Tropical forest destination

1989/04/01 Elhuyar Zientzia Iturria: Elhuyar aldizkaria

Those working against the disappearance of Asian tropical forests have had two conflicting news in January.

On the one hand, the Thai government has banned commercial exploitation of the forest. On the other hand, the Malaysian government has jailed 100 people fighting against the shoot down of the forest in the Sarawak region of the island of Borneo, applying a new law to fight against wild corruption.

The decision of the Thai government has been surprised by environmental groups and has been a consequence of a human trajedia. Wild corruption has been the cause of the flood that killed 350 people last November. To ensure that this will not happen again, the Government of Thailand has decided that it is best to withdraw all logging concessions.

Thailand is currently importer of wood. Tropical timber exports have been limited since 1978. Now the forest covers 17% of Thailand's surface, compared to two-thirds of 1950.

Thailand's decisions have frightened the world's savage exploitation companies. These companies are working as a lobbyist before governments, saying that the only way to maintain the tropical forest and defend farmers and ranchers is rational corruption. However, attempts so far to implement renewable tropical forests have failed.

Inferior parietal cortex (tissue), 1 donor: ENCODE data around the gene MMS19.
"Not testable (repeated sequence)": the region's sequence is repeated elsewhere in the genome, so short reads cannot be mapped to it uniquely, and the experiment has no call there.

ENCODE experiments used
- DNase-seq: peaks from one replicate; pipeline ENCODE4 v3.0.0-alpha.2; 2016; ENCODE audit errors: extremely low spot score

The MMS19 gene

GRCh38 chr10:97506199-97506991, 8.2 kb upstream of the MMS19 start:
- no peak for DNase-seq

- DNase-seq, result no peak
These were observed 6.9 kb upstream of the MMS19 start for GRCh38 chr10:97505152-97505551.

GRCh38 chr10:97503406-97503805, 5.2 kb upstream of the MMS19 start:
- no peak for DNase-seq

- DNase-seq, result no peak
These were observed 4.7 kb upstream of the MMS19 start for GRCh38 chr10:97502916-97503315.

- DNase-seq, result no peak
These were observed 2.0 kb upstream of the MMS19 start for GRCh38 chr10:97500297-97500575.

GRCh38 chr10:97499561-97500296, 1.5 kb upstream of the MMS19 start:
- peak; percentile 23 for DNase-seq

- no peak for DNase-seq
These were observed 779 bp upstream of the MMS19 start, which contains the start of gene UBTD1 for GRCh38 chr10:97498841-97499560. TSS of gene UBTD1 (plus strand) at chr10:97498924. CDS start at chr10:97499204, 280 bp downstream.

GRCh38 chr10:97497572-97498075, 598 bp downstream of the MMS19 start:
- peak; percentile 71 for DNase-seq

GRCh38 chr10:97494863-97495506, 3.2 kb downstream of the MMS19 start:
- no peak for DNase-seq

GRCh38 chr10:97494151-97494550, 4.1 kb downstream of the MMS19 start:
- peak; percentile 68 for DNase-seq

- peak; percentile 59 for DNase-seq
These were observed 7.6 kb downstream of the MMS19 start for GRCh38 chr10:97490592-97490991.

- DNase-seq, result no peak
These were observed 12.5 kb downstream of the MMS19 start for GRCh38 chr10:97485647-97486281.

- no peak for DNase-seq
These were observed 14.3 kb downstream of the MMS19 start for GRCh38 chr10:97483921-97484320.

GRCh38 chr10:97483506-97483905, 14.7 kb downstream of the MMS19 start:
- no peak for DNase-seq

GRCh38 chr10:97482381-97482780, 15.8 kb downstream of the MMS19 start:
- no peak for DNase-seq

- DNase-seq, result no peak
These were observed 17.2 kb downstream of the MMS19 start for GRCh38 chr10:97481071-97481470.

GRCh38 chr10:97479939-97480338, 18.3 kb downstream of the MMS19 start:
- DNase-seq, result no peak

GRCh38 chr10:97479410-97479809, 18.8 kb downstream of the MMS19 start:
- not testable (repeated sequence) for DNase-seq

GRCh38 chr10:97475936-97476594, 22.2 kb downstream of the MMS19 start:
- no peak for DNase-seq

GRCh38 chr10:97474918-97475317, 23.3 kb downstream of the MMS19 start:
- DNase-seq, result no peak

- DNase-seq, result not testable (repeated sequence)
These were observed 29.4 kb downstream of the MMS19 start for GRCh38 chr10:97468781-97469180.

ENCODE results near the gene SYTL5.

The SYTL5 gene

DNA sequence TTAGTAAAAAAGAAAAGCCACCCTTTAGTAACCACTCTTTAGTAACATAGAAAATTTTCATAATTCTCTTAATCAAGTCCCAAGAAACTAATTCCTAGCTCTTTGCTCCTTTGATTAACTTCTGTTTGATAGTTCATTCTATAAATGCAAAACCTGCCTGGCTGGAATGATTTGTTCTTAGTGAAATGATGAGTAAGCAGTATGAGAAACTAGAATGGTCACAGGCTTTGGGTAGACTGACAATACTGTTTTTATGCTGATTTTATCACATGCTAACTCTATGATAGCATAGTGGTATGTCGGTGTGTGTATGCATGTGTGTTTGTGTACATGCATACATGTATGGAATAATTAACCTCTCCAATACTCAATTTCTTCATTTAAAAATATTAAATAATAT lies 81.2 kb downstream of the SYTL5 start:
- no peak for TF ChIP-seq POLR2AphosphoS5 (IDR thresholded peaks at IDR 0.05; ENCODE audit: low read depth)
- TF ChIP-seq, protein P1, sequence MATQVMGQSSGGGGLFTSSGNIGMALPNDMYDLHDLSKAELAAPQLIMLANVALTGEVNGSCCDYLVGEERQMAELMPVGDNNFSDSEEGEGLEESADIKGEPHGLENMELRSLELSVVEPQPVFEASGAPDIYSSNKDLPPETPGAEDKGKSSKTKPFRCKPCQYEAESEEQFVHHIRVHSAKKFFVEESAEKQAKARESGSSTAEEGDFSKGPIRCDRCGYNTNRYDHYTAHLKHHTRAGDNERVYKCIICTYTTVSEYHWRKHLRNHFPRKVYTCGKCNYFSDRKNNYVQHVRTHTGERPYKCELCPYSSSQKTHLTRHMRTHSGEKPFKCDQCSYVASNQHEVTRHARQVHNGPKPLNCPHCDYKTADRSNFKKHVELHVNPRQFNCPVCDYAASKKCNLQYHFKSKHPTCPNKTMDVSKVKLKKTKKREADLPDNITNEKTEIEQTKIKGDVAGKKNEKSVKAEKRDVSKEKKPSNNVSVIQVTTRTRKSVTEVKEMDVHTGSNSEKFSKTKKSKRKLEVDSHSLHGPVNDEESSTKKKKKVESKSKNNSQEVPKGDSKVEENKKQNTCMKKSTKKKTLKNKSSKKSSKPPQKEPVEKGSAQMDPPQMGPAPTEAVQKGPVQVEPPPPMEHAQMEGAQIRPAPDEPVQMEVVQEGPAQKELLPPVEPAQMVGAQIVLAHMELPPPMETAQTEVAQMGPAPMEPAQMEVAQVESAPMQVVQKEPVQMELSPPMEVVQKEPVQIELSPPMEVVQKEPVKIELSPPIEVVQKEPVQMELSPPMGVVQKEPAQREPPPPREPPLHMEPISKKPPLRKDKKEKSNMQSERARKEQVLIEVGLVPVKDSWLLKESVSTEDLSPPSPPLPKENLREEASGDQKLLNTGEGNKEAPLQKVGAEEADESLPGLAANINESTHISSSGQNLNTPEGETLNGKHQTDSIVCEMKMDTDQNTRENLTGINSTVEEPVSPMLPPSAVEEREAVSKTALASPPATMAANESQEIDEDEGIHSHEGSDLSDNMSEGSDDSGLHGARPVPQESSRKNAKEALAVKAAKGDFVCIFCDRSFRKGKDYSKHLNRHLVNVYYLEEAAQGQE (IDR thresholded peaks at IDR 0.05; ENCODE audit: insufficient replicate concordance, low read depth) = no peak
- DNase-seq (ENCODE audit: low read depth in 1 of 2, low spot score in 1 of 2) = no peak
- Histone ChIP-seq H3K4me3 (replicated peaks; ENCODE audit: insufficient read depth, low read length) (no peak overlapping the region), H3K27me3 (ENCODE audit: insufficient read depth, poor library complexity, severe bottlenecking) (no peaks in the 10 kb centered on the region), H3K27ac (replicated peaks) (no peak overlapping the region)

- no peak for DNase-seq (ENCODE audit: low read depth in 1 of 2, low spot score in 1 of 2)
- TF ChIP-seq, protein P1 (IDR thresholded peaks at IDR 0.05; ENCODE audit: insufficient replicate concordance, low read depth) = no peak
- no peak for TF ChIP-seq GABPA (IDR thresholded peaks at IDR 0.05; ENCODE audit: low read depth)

The scientific debate has nothing to do with the struggle between the companies and the inhabitants of Sarawak. In the Sarawa region, the largest existing rainforest in South Asia is preserved.

Two-thirds of tropical timber imported by developed countries comes from Malaysia. Malaysia's main timber resources are located in the Sarawa and Sabah regions. Since 1987 people living in the forest are blocking wild roads to keep exploitation away from their territory.

Exploitation is wild in these lands. In some places they work 24 hours a day and only rains sow the logging of the forests.

The Malaysian government has had external pressures to prevent the one who opposes wild corruption from enforcing a fighting law. However, the government sees it as a political and economic threat to denounce the brutal corruption of forests. In addition, he believes that living in the forest is an anachronism in the third richest country in Asia.

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